defective units. Whether I can use the watch to that accuracy in the
field has not been tested owing to the 10 second limit and the
faults, but frankly I doubt it.
Can I align the watch/compass with a map without the conventional
I cannot line up a map properly in the 10 seconds available. I can
orient the compass to point North, then orient the map with it later,
but that is prone to error or drift. I don't use it for this in
Can the compass be used and read easily while on the move?
It can be used and read easily, but with limited value. The 10
second limit and high power consumption means it is not suited for
the sort of continuous navigation we do through heavy scrub, when I
may have my compass in my hand for an hour or two at a time. I do not
use it for this.
How tiring is it to hold my wrist rotated so I can operate and
read the compass while I am travelling? Or is it necessary to take it
off and hold it like a thumb compass for this?
It would be a little awkward, but the 10 second limit makes this
Does the preset declination remain stable - how is it set and how
easy is it to set? What resolution does it have?
It is a digital setting, and stable. It is set after the compass
goes through the full calibration sequence.
How well does the compass function handle the tilt in the
Rather poorly, I think, although I do not know whether the fault
rendered it more susceptible. In principle the calibration process
should make some adjustment for the variations in magnetic field
Is the altimeter easy to use in the field?
Is the altimeter adversely affected by the cold during ski
touring or canyoning?
Not so I have noticed - but the watch does not get that cold when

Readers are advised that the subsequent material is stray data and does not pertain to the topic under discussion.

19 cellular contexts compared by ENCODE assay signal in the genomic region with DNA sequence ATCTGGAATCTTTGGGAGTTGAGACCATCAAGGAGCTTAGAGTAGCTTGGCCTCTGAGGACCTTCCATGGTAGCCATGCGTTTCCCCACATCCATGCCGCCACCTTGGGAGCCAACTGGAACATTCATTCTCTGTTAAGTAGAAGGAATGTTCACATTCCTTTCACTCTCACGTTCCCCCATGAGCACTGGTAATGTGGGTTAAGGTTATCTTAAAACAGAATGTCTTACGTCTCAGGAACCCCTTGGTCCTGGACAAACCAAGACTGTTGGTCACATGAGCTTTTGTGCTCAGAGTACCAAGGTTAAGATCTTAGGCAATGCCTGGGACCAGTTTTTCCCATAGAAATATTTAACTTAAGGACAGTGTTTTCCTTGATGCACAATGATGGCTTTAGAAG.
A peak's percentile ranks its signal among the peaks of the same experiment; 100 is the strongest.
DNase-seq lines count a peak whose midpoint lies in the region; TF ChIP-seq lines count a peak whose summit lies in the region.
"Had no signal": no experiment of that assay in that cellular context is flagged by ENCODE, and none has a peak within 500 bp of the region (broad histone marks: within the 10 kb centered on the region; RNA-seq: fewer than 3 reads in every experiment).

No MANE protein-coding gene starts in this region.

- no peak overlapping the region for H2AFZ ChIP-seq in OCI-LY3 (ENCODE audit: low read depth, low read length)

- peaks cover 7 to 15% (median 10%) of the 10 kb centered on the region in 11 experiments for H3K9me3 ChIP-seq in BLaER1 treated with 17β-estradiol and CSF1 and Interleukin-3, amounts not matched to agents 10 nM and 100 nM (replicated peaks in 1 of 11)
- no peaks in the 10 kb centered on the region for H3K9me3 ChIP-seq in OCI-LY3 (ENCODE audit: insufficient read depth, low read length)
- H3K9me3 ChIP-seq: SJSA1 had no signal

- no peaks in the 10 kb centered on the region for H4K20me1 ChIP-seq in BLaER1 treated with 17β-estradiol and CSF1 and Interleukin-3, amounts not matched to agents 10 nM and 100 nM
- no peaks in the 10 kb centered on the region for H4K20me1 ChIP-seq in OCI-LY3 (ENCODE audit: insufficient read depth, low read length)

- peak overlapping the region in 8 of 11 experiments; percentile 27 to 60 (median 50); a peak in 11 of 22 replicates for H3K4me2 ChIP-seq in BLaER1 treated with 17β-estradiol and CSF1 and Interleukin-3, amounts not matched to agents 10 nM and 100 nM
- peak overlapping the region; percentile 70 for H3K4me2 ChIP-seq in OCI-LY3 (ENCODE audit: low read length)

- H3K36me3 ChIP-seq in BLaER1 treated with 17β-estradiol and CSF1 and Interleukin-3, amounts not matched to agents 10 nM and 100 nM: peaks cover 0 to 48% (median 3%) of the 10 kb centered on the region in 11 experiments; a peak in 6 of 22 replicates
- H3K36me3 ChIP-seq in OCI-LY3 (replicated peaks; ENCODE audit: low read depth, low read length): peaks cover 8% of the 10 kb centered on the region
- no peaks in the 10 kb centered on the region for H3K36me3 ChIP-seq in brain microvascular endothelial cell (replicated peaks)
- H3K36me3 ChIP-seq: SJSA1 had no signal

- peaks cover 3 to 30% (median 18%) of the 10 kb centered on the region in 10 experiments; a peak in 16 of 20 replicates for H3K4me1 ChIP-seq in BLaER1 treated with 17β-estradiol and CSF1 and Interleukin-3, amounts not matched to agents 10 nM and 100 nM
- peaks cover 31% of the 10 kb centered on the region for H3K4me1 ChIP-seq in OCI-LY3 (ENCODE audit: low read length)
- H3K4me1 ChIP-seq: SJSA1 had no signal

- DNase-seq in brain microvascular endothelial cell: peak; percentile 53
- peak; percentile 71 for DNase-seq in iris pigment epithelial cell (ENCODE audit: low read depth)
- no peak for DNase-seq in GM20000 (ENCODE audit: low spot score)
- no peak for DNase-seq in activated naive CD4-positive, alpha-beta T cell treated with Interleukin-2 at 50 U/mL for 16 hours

on my wrist or in my pocket.
Do typical barometric variations make the altimeter of limited
The variations are fairly small in comparison with the height of
major mountains, but they do make precise altitude uncertain.
Frequent correction from the topo map is the only solution, and this
applies to any altimeter relying on pressure measurement. Even so,
the altimeter function is often quite useful, and the use of it grew
on me. It is of particular use in fog in the mountains.
How useful is the extrapolated sea level pressure, and does it
Can the watch distinguish between slow weather changes and
climbing a mountain?
I do not think the watch can handle this difference when one is
slowly climbing. But again, this applies to any altimeter relying on
pressure. Nor, it seems, can it reliably differentiate between sudden
weather changes and slow climbing.
My own opinion is that Highgear (or perhaps the Chinese
manufacturer) has claimed a little too much here. By placing so much
emphasis on the estimate of sea level pressure by placing it in the
middle of the display, they give the impression of far greater
reliability than is justified. Their method of distinguishing between
weather changes and altitude changes is not that good. I suspect that
having this feature was a marketing decision, not a technical one.
How easy is it to correct the altitude for barometric variation
when the altitude is known?
Easy enough, but I do not always bother. On those occasions when I
am able to compare the watch with a topo height, I often just
remember the offset. Otherwise I would be forever recalibrating it -
which takes time.
How useful are the barometric and altitude graphs on a watch face
These turned out to be of some value. When we see a serious fall
in barometric pressure which is not explained by climbing, we have a
good warning of a weather change coming. We have seen the weather go
from fine and sunny to hail in a few hours, and this sort of pressure
change can be seen. The altitude graph is also cute, but we found
that the two watches often showed different scales. What was a large